I think I speak for a quarter or more of liberal arts college graduates when I state some of my own experiences.
I went to college because I didn’t know what else to do. I chose a major only because I liked doing it. I didn’t know what kind of job I would get when I graduated. I felt unprepared to get a job in my field when I did graduate. I got a job unrelated to my major. I’m now sure I want to do something completely different than what I received my undergraduate degree in.
Perhaps those who identify also followed this similar arc of contemplation as the years pass since their matriculation.
College probably isn’t for everyone, especially those who don’t know what they want to do. I wasted a lot of time and money studying something that wasn’t practical. At least I made good friends at college. The books I read at college and the discussions they sparked taught me to think critically, reason intelligently, and search out primary sources. Liberal education has provided me with a good basis for my continued education. I’m glad I went to college, even if I didn’t know what I was doing.
This reflection, for me, spanned four years. In terms my occupation right now (farm volunteer) I’m doing now, what I did right after I graduated. Then, I escaped to New Zealand to sort out what more there was to life than school. Now I find myself in Canada again with the same program, placing me on these organic farms. Repetitive experiences seem to remind me of the same questions I asked then. I am also connected to two 18-year olds who have both asked and answered the question “Is college for everyone?” for themselves, but in different ways.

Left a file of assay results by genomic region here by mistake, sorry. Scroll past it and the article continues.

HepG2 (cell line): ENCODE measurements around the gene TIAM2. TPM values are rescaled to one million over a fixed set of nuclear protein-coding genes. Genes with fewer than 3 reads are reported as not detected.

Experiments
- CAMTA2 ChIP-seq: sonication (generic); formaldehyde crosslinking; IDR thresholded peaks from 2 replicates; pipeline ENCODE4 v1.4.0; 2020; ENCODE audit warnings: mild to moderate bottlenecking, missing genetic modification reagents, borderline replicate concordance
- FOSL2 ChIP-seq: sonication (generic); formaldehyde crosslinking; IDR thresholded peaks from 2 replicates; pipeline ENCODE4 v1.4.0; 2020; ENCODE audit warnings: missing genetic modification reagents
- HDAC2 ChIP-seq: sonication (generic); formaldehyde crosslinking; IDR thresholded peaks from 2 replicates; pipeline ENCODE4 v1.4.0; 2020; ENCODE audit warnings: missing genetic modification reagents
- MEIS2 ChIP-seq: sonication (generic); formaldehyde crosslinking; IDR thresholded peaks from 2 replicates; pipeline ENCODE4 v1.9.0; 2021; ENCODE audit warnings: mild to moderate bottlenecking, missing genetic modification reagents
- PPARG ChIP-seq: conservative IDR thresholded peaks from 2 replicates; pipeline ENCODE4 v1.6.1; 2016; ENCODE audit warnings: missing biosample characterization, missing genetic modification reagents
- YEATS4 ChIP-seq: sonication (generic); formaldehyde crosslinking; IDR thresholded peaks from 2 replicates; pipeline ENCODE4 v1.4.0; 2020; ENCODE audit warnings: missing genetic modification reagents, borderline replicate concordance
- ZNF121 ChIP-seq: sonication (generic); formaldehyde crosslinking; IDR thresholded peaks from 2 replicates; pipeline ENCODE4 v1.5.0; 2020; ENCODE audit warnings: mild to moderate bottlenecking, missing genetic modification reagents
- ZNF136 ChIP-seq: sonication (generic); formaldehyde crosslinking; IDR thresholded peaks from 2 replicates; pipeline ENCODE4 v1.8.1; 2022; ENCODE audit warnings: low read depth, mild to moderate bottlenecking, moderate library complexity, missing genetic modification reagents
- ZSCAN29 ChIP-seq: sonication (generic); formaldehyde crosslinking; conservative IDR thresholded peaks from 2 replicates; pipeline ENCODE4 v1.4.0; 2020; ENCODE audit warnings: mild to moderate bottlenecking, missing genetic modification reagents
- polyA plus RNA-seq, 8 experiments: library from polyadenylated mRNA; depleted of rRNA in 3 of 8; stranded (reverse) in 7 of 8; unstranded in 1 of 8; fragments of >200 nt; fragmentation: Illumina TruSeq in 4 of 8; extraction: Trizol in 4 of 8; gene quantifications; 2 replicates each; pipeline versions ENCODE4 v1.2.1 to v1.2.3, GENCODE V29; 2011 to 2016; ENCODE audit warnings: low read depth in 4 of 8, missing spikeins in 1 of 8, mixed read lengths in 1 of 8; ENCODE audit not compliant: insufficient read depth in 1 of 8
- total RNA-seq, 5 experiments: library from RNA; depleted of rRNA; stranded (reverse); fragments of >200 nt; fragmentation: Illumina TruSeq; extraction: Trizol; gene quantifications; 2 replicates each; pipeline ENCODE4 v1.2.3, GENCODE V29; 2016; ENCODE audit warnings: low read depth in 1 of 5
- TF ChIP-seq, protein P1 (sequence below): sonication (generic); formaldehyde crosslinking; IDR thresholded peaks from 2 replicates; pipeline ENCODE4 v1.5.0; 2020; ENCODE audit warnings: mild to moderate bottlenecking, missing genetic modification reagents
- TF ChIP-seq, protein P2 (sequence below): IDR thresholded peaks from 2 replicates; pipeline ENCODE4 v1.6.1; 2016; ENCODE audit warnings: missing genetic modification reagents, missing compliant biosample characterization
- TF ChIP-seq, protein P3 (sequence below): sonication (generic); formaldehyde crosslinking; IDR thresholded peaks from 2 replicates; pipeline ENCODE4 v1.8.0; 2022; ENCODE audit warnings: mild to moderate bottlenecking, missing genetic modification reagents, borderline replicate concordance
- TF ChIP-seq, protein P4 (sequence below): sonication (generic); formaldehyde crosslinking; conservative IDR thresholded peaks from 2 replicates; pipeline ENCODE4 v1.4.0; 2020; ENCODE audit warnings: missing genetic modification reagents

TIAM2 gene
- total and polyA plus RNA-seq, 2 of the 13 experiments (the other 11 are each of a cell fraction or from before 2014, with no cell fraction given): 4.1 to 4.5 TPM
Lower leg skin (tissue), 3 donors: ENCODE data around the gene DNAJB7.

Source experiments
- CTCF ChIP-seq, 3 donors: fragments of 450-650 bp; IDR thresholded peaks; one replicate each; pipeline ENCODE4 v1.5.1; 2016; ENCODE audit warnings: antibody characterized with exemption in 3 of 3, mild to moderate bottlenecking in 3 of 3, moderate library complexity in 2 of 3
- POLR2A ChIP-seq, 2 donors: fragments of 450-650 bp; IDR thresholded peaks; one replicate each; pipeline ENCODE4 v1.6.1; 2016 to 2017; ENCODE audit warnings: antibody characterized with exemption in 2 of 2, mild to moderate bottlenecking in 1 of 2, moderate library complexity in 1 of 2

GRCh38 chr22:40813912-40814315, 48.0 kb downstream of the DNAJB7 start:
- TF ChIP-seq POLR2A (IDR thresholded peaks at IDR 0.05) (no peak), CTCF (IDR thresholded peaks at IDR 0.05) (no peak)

One, my sister, has made her choice of four year college, and will be attending next year as a French Education major. (Good for you!) The other, a Canadian from Toronto, has chosen what I wish I had known more about at 18. The international phenomenon known as the “Gap Year.” (Or more sarcastically known as “taking a year off” from the SWPL blog.)
Although, I agree that it is a privilege to be able to make this “gap year” choice, I also think it can save money (for the individual and government), cut back college drinking, and decrease that cultural phenomenon of extended adolescence. I wonder if guidance counselors at school are prepared to admit that a time of exploration is perhaps more beneficial for 18-22 year olds than it is for those in their late twenties and early thirties, then they would be more likely to de-emphasize getting into a college so quickly without exploring the alternatives.
I would love to see more young people directed toward this website about gap year opportunities. Or I would love to see the options presented in this article about associates degrees. I would love to encourage students to volunteer. I would stamp out that rumor that if you don’t start college immediately, you won’t ever.
I think there are a few pernicious lies we believe about college. We need to tell ourselves a few more of the following:
It doesn’t need to be the fall after you graduate high school. It doesn’t need to be as a full-time student. It doesn’t need to be your primary occupation. I don’t even think it needs to be practical in the sense of leading directly to a certain job.
What should be emphasized is the need for continual education, not just college.